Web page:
Children, children now hold your breath
You will draw a pension at your Papa’s death
We strongly encourage food stores to file applications for WIGS renewals as soon as possible. For dilatory filers, our crystal ball conjures up images of headaches, red tape and possible interruptions in sales.
Fortunately, the ABC gave the industry a heads up about WIGS renewals and provided helpful instructions. Read the FAQs here WIGSrenewal. We will continue to update WIGS renewals as July 1, 2017 D-Day approaches.
Richard Skiles was named the Tennessee Alcoholic Beverage Commissioner for the Western Section of Tennessee at the April 6, 2017 TABC meeting. Commissioner Skiles replaces Mary McDaniel, which we blogged about here.
Commissioner Skiles hails from the Home of the White Squirrel, Kenton, located in northwest Tennessee near Union City. We understand that Randy Boyd also calls Kenton home, which may have a little something to do with Commissioner Skiles’ appointment. Mr. Boyd is the former Commissioner of Economic Development and a personal friend of Governor Haslam.
Commissioner Skiles is also from Representative Bill Sanderson’s district. Representative Sanderson is Chair of the House State Government Subcommittee, a position of some power, and also well-versed in alcoholic beverage law. Representative Sanderson owns a winery and is pals with Michael Ballard, purveyor of Full Throttle Sloonshine.
At this point, what little we know about Commissioner Skiles. Respected journalist Tom Humphreys has a little more scoop here.
We make a rare departure from quoting a raucous song to leave you with some trivia about the home of the white squirrel, courtesy of Wiki: Kenton is one of four communities in the United States that has a large population of albino squirrels. In 2006 the population was estimated at 200, or about one for every six residents. The town celebrates this anomaly with its annual White Squirrel Festival held during the week in which the Fourth of July falls.
And as long as we are gabbing about the TABC, well-placed sources tell us that the bill to increase the number of Commissioners from three to five is destined to become law. HB1294 has passed the Senate and is set for approval in the House. The bill adds two Commissioners, one appointed by the Speaker of each Chamber.
We rarely hear business owners excited to pay more money to government. But many Tennessee restaurants, bars and venues are eagerly supporting pending legislation to allow the ABC to increase fines for sales to minors to $10,000.
You can read the entire bill here HB0435.
Reliable sources on the Hill say that the bill will become law.
Tennessee is well-known in the nation for under 21 ID stings. The Tennessee ABC and local law enforcement have been quite successful citing liquor license holders for sales to minors.
Current law limits ABC fines to $1,500 for sales to minors. Understandably, the ABC has favored suspensions for a second sale to minor within 2 years. Many licensees have served 7 to 14 day suspensions for a second sale. Most of the time, an ABC suspension also leads to a beer board suspension.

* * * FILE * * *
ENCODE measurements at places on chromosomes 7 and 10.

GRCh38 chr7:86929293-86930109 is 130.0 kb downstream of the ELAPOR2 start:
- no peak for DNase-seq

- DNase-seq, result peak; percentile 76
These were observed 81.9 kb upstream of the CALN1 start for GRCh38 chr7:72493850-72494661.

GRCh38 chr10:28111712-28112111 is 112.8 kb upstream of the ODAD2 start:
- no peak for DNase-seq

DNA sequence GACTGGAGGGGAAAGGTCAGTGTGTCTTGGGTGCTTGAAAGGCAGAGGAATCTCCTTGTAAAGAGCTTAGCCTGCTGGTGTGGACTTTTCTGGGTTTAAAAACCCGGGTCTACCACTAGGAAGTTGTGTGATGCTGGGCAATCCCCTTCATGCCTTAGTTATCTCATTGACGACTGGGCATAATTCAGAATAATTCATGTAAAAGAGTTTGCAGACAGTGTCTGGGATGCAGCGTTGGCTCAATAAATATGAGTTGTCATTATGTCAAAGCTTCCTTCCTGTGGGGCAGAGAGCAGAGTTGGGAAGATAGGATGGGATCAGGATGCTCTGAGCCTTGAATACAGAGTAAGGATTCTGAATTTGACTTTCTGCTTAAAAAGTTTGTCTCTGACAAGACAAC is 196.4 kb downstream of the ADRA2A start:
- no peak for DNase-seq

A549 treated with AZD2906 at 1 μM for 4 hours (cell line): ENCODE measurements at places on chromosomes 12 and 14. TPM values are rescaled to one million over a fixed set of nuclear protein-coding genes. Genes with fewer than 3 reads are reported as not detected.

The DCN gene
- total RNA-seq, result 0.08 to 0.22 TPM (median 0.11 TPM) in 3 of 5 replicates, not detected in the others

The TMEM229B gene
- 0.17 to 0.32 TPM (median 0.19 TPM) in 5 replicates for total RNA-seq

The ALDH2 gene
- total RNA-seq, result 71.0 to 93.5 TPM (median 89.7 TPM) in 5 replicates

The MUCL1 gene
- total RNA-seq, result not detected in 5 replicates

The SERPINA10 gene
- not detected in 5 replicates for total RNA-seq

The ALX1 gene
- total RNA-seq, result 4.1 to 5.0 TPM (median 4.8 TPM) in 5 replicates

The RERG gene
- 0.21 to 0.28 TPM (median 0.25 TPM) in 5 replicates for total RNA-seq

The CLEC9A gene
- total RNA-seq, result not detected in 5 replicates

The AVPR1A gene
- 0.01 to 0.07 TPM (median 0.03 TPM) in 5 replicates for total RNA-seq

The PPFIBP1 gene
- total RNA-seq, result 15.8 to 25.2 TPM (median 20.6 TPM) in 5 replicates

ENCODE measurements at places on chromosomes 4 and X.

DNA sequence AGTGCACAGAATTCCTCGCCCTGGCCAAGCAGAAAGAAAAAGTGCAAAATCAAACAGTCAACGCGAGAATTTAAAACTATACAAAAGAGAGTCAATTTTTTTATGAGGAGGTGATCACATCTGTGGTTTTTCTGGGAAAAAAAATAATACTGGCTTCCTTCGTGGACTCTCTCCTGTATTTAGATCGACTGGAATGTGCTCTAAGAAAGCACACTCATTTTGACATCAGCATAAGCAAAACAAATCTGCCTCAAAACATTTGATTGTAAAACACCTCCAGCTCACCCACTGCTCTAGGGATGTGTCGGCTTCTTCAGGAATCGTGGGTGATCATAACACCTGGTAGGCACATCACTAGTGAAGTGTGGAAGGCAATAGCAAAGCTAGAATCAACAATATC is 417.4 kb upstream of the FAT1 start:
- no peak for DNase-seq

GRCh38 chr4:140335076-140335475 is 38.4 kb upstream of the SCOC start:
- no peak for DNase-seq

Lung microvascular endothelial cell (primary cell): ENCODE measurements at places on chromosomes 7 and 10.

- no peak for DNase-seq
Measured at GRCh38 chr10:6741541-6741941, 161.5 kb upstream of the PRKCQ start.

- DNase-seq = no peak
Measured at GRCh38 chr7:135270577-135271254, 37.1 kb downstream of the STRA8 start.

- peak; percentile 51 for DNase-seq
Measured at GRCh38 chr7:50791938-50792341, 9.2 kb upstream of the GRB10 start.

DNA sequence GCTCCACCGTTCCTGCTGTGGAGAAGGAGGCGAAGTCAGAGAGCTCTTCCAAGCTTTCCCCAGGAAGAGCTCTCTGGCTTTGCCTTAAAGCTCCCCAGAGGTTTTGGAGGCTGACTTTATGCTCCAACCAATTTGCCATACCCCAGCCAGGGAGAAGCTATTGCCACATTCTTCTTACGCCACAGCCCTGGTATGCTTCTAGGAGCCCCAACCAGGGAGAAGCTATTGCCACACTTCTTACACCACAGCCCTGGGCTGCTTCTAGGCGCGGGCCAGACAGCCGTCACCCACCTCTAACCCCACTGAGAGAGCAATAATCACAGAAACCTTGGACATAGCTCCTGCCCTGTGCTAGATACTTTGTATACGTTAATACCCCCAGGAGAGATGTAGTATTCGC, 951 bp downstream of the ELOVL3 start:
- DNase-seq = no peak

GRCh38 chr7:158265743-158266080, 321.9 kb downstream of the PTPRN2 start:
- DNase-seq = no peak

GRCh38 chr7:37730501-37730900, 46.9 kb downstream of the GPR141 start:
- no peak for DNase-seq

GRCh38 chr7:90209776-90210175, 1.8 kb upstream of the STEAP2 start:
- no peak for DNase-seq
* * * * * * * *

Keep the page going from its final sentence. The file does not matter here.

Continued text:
Industry has been clamoring for allowing the ABC to increase the fine for a second sale to minor – instead of devastating suspensions.
Our good buddy Willa reminds us of the classic John Conlee tune:
The bills are all due
The babies need shoes
Stay tuned for updates about the 2017 legislation session.
We hear it all the time. A top of the charts question is how do I transfer the liquor license when I purchase a restaurant or bar in Tennessee?
Here is a simple guide.
1. Liquor licenses in Tennessee are not bought and sold. Unlike many states, liquor licenses and beer permits are issued to any qualified applicant in Tennessee. Licenses have no value.
2. When you buy a business that serves beer, wine and spirits, you have to obtain your own beer and liquor licenses. You can be looking at a prolonged interruption in service if you fail to apply and obtain your own beer and liquor licenses.
3. Make sure you understand local beer board practices. The rules vary widely from city to city. For example, in Nashville, it is best to apply at closing, or the beer inspector may visit and tell you to stop selling beer. Check with your local beer board before closing and make sure you know what you need to do to. Most importantly, do what you are told by your local beer board.
4. The Tennessee ABC will accept an interim management agreement that allows you to “use” the seller’s liquor license. The interim management agreement must have some magic language and we strongly advise that you file a copy of the agreement with the ABC at closing. Otherwise, you risk the ABC revoking the license, which means an interruption in service.
5. Make sure you complete all the steps to obtain your own beer permit and liquor license. Too often, we hear from well-intentioned purchasers that are facing an interruption in service because they do not obtain their own licenses.
Classic Hank Williams Jr. comes to mind:
Play me the songs about ramblin man
Put old Jim Beam in my hand
Cause you know I still love to get drunk
And hear country sounds
Just today, March 3, 2017, we heard from a restaurant that was “inspected” by agents looking for illegal immigrants and asking about proper documentation. Scary stuff. We understand that one or more Tennessee ABC agents lead the investigation.
Bone McAllester immigration expert Raquel Bellamy offers these Top 5 Immigration Tips for Employers.